It was one of those early mornings; you know, the kind of morning where everything just looks a flat shade of gray, instead of colored and dimensioned as it should be. I woke up with a sore throat, the kids just couldn't get moving, T. threw herself down on the hallway runner, stark-naked, and in full tantrum mode while I raced around trying to pack school lunches, find an outfit for her, find matching socks for myself. I forgot to kiss my husband goodbye and here it is, almost Valentine's Day.
Traffic was heavy, the wind blowing cold and unrelenting as I tried to carry an armload of books, a heavy bag, an umbrella (rain promised for later), and some papers from the car to office without having to make two trips. In my 8:00 am class the students were heavy-headed and tired, the skin on their faces drooping towards their desks, pulled down by the force of gravity and too little sleep over the weekend. As I stood there, in the front of the classroom, I imagined them melting, slowly, and imagined too that by the end of the 50 minutes the students would be gone, only puddles on the desks, and I'd still be talking over their heads, droning on about something or other related to stuff you read and write about.
What did you think of the poem? I asked them, early on in class, in still-hearty tones.
Did you READ the poem?
Did you OPEN the course packet?
They stared blankly at me, as if I were speaking in another language, or had asked them a series of outrageous and completely irrelevant questions.
Student M., who tried to take my class last semester and ended up suspended from school, slumped deeper into his chair at the sound of my voice. He is a bit of a Jekyll & Hyde person, this kid, which might be what got him into trouble. Simmering underneath his too-cool exterior is another person, waiting to snap at you if you "cross" him one too many times.
I have no patience for him this morning-I had a run-in with him last week that has left me still-smoldering; I have no patience for his slumping shoulders and the person hiding inside of him. I have no patience for the drooping faces of my students, or for the sound of my own voice, as I try hard to win their attention.
I trudge out of class, steeling myself for more of the same at 9:00 and maybe at 10:00, who knows.
The wind is still howling outside, and the strap on my bag slips open, spilling some still-to-be-graded quizzes; I can't find my office keys. I dribble some Trader Joe's triple-shot espresso coffee on my pants; the elevator is broken.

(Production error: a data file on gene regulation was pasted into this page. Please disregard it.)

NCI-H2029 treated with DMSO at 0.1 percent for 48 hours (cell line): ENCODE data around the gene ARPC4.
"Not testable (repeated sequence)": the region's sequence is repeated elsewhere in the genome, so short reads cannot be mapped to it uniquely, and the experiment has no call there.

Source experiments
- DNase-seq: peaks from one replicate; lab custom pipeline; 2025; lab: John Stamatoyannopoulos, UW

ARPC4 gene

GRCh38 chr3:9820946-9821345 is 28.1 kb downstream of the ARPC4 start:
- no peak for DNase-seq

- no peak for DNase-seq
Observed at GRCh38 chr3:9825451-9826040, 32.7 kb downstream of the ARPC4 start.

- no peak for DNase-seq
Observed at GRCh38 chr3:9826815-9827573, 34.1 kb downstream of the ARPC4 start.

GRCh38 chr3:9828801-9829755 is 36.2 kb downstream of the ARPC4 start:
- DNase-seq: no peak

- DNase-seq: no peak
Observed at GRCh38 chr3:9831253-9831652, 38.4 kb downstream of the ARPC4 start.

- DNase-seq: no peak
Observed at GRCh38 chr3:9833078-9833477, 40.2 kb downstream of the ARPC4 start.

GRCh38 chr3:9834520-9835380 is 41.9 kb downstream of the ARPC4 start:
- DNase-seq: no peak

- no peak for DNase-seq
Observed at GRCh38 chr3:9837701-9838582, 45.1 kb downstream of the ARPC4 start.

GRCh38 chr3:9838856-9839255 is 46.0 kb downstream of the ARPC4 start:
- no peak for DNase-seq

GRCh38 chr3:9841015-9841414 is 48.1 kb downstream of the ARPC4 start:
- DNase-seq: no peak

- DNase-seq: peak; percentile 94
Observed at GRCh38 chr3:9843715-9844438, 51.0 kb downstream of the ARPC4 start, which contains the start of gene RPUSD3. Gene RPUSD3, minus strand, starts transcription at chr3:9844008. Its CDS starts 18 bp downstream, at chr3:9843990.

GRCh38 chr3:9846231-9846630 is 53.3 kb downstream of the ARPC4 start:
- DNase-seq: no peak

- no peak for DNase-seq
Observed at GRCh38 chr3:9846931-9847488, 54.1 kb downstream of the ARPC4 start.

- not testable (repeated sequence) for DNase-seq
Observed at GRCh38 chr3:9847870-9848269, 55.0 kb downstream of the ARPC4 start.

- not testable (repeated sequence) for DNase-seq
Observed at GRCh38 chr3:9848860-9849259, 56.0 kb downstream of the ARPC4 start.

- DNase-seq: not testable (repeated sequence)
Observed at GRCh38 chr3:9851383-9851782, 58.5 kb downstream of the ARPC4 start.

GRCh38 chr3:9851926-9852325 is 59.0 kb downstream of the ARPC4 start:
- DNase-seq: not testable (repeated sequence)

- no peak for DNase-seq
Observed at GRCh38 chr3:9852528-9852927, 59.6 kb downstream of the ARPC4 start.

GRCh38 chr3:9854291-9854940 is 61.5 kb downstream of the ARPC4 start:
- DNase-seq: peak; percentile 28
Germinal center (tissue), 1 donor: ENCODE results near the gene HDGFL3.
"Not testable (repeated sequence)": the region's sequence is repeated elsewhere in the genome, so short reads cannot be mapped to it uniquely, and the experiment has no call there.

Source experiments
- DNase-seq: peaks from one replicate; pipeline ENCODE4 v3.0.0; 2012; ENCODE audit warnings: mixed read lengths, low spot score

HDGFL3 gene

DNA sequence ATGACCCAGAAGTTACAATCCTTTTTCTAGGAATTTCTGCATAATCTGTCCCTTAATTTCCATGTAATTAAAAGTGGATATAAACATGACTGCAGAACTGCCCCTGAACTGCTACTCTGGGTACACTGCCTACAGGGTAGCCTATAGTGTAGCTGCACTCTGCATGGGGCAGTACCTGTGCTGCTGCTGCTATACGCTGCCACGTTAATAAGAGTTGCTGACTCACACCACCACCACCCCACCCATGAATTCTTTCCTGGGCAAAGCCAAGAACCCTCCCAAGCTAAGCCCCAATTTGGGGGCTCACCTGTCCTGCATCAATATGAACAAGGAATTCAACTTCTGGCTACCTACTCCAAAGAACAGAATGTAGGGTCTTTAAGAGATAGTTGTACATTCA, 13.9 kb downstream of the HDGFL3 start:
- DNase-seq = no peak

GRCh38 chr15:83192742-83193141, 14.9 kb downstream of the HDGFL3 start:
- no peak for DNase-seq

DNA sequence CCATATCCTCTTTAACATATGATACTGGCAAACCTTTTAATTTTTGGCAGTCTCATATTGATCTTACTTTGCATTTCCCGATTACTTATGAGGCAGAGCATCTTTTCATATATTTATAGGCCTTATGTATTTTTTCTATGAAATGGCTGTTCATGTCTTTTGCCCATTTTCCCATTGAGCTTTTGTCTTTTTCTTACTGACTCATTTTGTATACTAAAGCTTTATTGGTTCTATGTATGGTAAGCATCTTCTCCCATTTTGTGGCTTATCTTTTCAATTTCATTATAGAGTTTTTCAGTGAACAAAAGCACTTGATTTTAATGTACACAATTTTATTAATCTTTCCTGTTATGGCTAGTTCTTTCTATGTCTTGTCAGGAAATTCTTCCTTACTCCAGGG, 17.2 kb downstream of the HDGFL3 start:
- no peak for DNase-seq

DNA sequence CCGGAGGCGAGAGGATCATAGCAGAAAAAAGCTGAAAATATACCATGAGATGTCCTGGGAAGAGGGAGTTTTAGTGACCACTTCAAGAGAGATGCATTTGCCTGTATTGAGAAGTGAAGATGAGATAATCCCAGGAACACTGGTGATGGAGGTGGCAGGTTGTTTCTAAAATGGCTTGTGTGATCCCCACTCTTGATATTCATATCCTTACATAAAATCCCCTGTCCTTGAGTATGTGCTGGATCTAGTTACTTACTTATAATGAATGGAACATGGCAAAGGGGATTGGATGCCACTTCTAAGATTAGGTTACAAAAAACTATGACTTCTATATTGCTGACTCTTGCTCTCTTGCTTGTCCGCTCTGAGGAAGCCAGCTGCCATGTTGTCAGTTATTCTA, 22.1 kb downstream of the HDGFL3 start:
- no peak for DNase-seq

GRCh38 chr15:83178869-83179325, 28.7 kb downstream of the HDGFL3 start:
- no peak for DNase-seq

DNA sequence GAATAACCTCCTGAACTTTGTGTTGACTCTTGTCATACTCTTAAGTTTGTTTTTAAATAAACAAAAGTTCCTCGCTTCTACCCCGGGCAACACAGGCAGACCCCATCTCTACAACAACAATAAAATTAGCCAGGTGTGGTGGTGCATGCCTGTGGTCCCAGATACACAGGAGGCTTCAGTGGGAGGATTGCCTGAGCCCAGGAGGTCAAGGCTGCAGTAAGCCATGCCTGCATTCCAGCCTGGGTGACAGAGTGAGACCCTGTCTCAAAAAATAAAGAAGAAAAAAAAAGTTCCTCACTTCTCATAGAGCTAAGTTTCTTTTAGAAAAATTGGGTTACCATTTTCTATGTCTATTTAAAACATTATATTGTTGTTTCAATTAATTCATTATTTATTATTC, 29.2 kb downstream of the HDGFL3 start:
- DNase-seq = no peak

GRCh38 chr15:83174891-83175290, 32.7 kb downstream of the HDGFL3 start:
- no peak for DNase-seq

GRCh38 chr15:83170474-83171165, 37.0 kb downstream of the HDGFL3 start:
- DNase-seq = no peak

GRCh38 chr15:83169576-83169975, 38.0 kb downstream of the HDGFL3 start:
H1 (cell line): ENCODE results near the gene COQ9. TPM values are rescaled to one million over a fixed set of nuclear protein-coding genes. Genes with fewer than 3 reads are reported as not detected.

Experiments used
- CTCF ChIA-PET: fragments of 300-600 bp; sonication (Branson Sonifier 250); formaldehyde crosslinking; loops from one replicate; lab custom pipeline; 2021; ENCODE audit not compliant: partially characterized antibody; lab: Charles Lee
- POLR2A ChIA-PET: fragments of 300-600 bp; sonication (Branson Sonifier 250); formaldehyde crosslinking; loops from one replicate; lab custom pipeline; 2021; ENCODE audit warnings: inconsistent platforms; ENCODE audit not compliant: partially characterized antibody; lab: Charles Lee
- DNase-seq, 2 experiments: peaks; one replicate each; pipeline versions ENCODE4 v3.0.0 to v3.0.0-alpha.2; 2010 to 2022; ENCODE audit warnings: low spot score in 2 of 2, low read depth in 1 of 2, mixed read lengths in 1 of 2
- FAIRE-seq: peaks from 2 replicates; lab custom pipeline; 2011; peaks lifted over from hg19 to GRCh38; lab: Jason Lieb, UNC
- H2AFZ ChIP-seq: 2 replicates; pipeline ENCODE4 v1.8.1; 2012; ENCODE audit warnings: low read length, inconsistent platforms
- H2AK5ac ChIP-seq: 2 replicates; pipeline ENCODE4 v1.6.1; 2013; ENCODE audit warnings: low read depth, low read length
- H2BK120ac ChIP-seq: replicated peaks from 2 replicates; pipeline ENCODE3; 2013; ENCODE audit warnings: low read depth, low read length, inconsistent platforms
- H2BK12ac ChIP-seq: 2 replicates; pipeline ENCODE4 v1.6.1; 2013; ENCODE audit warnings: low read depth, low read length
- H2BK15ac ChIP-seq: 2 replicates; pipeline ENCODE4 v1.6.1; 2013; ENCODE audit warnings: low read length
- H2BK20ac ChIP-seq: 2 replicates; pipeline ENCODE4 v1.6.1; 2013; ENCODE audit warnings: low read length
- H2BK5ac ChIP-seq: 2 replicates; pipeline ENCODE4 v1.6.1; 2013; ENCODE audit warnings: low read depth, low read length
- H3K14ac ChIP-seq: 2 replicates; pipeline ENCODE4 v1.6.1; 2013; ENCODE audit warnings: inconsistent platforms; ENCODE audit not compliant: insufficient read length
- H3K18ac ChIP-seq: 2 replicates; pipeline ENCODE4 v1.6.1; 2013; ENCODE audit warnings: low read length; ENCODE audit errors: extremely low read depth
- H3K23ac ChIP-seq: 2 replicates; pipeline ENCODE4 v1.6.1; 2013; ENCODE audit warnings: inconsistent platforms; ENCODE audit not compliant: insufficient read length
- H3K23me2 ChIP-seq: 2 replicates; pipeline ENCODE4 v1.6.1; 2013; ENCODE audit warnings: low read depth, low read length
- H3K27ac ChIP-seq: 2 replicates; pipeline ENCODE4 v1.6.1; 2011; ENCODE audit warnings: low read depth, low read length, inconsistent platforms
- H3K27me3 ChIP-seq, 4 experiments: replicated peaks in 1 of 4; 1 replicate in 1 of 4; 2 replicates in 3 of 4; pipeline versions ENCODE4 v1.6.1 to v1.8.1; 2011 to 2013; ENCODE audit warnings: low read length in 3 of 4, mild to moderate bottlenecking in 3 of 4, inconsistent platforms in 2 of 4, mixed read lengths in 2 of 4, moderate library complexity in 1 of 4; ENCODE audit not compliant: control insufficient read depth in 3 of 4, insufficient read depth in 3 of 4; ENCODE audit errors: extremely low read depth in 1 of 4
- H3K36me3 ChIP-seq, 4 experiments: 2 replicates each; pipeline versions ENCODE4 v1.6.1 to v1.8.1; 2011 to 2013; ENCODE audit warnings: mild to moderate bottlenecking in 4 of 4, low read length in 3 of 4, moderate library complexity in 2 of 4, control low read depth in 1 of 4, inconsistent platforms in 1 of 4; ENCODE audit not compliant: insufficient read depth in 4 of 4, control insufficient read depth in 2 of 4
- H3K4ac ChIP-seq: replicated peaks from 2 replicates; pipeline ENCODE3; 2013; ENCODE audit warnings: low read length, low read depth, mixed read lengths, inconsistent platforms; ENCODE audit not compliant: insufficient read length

Coming out of my last class I run into a student who calls out to me. So mired in my own grouchiness I wince, wondering--a little resentfully, I'll admit: who is she? What does she want from me? She turns out to be a student I taught my very first semester here, at this college, when L. was two and I was nervous and filled with self-doubt. She's in graduate school now, and working at a school for the blind and, when I hear this, I feel the storm cloud around me begin to lift, just a little.
She has a paper to turn in on Friday and needs a quick refresher on annotated bibliographies and APA format.
I take her down to my office and pull down a new style guide a rep has recently sent me. It's shiny and fat, and virtually untouched. We look up bibliographies and citations and she's just so amazed by this style guide, and holds it uncertainly, as if it will fall apart in her hands.
You take it, I tell her impulsively, and a little off-handedly, because it's such an easy thing for me to give away--it costs me nothing. You've just GOT to have one of these if you're in grad school now. It's my gift to you.
She stares at me and then, suddenly, her eyes fill with tears.
Now, it seems, on top of everything else, I've made a student cry!
No one's ever given me a book before, she says. EVER!
The wind still hasn't stopped blowing, the rain still falls in persistent spurts, I still have that coffee stain on my pants, and the stack of quizzes to grade and a sore throat but, as that student left my office, clutching the book to her chest, I was left wondering what I'd been so grouchy about before anyway--when I'd been the one to suddenly get the best gift of all.